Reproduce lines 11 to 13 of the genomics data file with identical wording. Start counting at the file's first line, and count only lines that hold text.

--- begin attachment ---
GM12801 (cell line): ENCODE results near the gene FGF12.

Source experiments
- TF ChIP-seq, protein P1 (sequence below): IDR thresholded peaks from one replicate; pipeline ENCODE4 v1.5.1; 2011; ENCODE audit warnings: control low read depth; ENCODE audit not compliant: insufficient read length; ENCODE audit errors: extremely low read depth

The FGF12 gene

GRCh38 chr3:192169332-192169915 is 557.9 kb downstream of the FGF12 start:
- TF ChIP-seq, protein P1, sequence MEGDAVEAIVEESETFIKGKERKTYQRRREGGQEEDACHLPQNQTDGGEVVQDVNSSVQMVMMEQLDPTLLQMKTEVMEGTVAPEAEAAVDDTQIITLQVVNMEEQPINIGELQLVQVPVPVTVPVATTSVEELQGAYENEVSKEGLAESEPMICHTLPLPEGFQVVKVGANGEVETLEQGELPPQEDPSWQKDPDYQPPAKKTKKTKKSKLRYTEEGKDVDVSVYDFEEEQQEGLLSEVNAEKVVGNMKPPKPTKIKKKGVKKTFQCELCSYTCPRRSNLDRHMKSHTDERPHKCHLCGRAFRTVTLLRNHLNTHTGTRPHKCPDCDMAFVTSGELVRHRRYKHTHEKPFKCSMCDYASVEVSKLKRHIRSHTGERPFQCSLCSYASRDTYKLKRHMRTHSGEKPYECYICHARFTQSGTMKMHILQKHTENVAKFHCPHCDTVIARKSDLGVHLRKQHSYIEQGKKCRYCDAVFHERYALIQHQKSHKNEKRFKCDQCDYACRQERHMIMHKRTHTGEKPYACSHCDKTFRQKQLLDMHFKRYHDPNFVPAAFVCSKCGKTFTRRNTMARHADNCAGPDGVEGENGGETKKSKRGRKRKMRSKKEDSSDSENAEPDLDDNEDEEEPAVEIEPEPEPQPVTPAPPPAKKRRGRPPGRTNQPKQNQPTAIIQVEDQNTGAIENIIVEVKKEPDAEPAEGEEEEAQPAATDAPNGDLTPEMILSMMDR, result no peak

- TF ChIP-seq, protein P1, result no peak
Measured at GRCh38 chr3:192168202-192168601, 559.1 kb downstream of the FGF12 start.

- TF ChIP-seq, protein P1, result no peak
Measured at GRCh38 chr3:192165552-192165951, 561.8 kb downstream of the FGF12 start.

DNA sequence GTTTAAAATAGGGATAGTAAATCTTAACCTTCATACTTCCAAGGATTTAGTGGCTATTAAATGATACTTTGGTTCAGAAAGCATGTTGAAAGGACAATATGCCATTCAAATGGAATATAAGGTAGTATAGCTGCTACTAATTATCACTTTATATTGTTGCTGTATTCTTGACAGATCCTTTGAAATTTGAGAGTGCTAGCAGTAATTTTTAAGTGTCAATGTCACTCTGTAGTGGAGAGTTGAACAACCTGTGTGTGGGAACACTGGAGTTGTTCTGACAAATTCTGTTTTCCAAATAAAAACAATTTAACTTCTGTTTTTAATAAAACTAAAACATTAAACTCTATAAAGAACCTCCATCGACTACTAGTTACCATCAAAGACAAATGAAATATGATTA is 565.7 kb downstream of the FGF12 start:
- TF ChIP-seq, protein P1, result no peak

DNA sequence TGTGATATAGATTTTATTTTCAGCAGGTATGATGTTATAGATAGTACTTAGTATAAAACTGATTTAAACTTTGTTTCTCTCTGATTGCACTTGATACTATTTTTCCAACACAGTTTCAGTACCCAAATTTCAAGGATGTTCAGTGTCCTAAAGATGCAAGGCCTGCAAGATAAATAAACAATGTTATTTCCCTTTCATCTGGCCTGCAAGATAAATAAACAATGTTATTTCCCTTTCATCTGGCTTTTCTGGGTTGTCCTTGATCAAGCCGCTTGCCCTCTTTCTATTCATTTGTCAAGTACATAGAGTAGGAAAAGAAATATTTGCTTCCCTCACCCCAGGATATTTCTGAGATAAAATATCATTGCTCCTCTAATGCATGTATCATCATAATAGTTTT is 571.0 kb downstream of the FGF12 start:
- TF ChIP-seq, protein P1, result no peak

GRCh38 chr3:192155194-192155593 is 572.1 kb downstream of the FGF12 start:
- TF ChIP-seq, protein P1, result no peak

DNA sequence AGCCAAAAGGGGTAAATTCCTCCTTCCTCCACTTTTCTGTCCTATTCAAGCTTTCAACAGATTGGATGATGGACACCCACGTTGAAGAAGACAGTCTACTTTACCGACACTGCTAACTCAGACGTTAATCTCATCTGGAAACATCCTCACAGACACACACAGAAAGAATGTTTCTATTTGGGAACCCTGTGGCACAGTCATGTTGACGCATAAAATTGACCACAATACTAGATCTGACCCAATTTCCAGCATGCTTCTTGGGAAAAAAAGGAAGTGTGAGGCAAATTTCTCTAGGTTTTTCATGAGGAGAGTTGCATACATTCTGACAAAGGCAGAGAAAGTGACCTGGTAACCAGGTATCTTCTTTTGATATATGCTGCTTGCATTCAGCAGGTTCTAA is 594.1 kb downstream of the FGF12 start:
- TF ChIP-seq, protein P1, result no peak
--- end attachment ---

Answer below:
DNA sequence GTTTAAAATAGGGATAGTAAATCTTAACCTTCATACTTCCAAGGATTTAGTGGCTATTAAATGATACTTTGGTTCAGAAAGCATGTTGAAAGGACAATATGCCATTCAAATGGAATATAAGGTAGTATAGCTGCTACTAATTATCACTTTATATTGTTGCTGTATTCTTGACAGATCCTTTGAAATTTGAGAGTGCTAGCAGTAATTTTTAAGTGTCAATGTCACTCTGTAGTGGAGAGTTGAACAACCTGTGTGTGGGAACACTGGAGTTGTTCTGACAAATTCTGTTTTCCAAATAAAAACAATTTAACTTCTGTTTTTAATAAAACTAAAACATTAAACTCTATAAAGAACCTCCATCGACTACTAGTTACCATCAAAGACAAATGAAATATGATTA is 565.7 kb downstream of the FGF12 start:
- TF ChIP-seq, protein P1, result no peak

DNA sequence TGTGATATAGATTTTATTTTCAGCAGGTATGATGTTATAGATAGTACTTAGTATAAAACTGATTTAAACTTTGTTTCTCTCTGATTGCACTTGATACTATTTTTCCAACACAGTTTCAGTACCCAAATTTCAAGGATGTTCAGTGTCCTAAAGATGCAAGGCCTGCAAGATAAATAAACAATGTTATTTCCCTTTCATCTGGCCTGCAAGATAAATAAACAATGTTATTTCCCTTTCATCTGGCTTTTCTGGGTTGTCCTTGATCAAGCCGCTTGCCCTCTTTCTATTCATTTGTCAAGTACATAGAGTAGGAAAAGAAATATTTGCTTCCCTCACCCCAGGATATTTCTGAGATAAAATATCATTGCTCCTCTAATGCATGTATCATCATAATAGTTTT is 571.0 kb downstream of the FGF12 start: